Ration balancers explained

When grass and hay alone aren’t enough but conventional concentrates add too much, these handy products can fill the gaps in your horse’s nutrition.

Getting the right level of nutrition into a barnful of horses can be a balancing act. There are the hard-training competitors and the laid-back weekend warriors. Then there’s that lanky gelding who gobbles up huge amounts of food and never puts on weight. And practically every barn, at some point, has a pony “of a certain age” who seems to just keep getting fatter no matter how dainty her servings.

The equine digestive tract is designed to thrive on a diet composed mainly of hays and/or pasture grasses. But for many horses that’s not quite enough. To maintain a healthy weight, some may need more energy—calories, to be burned as fuel or stored as fat—than they could ever get from forages alone. Others, such as growing youngsters and hard-working athletes, may need more protein to help build and maintain muscle.

A fat chestnut horse standing in a field
Ration balancers can help provide “easy keepers” with necessary nutrients without unneeded calories.

In addition, hay and grasses may be deficient in some vitamins and minerals all horses need. “Here at Michigan State, we have analyzed a lot of hay over the years for various research projects, and very few samples we’ve looked at would have met the requirements for every nutrient,” says equine nutritionist Brian Nielsen, PhD, of Michigan State University. “Usually there is a deficiency in copper or some other nutrient, and you’d have no way of knowing unless you had the hay analyzed.”

These shortfalls can be addressed by adding concentrated feed and/or a supplement to a horse’s ration, and each product has benefits and potential drawbacks for individuals in different situations. One relatively recent option, introduced within the last 15 years or so, is a type of concentrate called a ration balancer —a product formulated to provide the protein, vitamins and minerals the average mature horse needs without adding many calories.

“Ration balancers provide a lot of flexibility,” says Tania Cubitt, PhD, a Middleburg, Virginia-based equine nutritionist with Performance Horse Nutrition. “When it comes to feeding horses, there are many, many ways to get from point A to point B. This is just another tool that allows people more flexibility with a feeding program.”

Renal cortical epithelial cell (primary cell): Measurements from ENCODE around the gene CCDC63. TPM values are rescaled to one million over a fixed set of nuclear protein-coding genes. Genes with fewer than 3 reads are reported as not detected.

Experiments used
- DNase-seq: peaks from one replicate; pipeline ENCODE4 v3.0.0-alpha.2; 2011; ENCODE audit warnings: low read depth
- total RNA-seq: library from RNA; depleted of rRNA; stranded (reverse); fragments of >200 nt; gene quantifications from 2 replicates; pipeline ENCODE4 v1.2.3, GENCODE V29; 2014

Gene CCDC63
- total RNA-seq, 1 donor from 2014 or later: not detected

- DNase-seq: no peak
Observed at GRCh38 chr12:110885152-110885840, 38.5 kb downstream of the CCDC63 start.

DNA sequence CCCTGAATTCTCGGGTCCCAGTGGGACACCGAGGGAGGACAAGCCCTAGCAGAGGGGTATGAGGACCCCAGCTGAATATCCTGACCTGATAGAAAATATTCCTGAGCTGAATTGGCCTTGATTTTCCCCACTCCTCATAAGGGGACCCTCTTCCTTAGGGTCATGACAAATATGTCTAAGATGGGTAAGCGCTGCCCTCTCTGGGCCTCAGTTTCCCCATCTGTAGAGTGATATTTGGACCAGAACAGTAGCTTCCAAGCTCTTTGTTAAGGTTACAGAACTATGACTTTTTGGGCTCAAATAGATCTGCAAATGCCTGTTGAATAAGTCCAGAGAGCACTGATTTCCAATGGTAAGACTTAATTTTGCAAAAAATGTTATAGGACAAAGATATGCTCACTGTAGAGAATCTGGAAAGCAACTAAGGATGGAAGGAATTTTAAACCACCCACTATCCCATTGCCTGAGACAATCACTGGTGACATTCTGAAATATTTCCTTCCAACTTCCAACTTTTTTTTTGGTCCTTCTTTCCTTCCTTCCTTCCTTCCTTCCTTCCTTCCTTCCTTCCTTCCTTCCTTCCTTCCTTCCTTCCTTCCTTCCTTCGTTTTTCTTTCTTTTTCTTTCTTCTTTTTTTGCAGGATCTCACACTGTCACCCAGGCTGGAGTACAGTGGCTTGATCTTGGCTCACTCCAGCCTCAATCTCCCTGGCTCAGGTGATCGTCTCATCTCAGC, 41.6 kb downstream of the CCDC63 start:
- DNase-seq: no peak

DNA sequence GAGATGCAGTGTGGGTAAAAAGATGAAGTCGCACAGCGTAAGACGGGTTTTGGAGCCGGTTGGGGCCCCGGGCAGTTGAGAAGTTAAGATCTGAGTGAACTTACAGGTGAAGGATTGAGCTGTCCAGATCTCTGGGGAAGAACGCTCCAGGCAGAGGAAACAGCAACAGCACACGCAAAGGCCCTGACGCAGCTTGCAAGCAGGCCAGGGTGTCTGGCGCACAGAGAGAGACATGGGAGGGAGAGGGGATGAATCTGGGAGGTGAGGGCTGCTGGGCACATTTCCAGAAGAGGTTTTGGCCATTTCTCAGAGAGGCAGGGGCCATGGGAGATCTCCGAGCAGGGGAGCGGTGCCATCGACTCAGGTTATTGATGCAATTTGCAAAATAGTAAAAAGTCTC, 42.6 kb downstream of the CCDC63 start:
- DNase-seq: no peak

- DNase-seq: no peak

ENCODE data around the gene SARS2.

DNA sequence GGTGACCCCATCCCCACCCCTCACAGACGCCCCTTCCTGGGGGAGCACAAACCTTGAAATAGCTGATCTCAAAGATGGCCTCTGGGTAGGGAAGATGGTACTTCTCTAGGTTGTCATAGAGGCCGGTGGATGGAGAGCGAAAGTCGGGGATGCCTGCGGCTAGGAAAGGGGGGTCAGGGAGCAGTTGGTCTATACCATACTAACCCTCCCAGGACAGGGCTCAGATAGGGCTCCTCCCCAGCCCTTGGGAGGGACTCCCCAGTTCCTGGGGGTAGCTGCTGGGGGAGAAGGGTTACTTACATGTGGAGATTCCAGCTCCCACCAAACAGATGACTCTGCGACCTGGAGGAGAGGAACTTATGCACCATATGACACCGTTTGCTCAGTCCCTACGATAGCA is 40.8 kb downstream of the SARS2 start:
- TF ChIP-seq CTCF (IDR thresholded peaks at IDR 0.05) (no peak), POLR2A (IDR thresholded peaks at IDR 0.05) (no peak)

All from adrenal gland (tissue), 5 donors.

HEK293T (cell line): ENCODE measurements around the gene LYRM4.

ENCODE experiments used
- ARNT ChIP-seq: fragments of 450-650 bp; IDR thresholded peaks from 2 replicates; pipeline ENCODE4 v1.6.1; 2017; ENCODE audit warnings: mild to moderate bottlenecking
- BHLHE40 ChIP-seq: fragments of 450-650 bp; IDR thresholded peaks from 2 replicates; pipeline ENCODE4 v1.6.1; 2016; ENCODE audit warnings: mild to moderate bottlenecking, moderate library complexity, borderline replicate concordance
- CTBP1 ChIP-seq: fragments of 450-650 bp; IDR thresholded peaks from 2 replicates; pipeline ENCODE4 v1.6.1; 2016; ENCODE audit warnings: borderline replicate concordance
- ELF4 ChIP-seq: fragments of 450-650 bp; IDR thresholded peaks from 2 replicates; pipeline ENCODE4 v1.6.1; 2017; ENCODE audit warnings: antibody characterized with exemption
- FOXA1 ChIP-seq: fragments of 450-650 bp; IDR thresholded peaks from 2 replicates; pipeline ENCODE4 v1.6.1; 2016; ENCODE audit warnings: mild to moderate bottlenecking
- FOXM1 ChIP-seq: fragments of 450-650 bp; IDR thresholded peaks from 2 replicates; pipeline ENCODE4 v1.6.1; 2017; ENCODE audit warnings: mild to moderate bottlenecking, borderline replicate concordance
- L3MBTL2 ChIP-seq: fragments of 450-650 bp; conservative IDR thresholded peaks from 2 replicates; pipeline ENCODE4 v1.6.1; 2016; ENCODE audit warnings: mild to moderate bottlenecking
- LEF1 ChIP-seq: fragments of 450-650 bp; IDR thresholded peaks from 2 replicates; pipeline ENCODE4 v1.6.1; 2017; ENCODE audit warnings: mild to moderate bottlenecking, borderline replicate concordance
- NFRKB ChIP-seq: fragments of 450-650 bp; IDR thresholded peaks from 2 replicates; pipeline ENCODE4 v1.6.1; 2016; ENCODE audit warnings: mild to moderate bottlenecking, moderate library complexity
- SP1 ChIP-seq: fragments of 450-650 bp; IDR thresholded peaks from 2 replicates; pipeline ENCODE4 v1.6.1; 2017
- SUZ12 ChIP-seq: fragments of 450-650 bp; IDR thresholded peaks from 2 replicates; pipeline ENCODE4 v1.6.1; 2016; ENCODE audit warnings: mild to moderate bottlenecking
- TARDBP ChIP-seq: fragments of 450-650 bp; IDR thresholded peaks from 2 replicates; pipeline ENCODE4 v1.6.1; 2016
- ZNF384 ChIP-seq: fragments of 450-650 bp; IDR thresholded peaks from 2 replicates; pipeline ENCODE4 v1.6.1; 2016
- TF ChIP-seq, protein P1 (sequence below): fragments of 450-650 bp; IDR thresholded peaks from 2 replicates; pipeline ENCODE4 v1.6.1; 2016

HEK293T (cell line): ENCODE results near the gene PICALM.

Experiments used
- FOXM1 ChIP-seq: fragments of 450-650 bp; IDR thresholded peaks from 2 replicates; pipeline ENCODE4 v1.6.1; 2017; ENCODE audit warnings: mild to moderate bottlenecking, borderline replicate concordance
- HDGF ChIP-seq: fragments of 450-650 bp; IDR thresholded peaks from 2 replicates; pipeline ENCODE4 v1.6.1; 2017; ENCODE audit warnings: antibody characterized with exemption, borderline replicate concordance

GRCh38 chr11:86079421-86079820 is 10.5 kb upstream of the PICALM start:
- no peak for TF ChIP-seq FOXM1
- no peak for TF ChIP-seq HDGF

Rations that may need balancing

Here’s how healthy horses on the following types of diets may benefit from a ration balancer.

• Forage alone. Pasture grasses and/or hays provide as many calories as most horses need but they may be deficient in particular nutrients.

“Pasture intake usually runs around 2.5 percent of the horse’s body weight, which would generally meet a maintenance horse’s energy and protein needs,” says equine nutritionist Judy Downer, PhD, of the College of Central Florida. “Fat-soluble vitamin needs are almost always met with forage, and horses produce their own B vitamins and vitamin C. However, minerals can be deficient in horses consuming pasture alone.” In addition, older hays may be deficient in certain vitamins that degrade when the grasses are cut and dried for storage. For horses who are fed only hay and have little or no opportunity to graze, a ration balancer can provide the missing nutrients without adding unneeded calories.

• Forage with straight (commodity) grains. A ration composed of hay and commodity grains, such as corn or oats, can provide plenty of calories for a hardworking horse but may be short of some nutrients. “These grains have essentially no calcium, and many of the crucial trace minerals may be deficient,” says Downer.

In fact, says Cubitt, this type of diet inspired the development of ration balancers in the first place: “Some horse owners use powdered supplements to add to grain, but these tend to sift through the grain to the bottom of the feed tub and are not eaten, or the horse sorts them out; the supplement isn’t being consumed by the horse,” she explains. “Ration balancers were originally created to balance unfortified grains such as oats, corn or barley. By putting the necessary vitamins, minerals and protein in a palatable pelleted form, the horse would eat it, and this form also enabled manufacturers to add some better-quality protein.”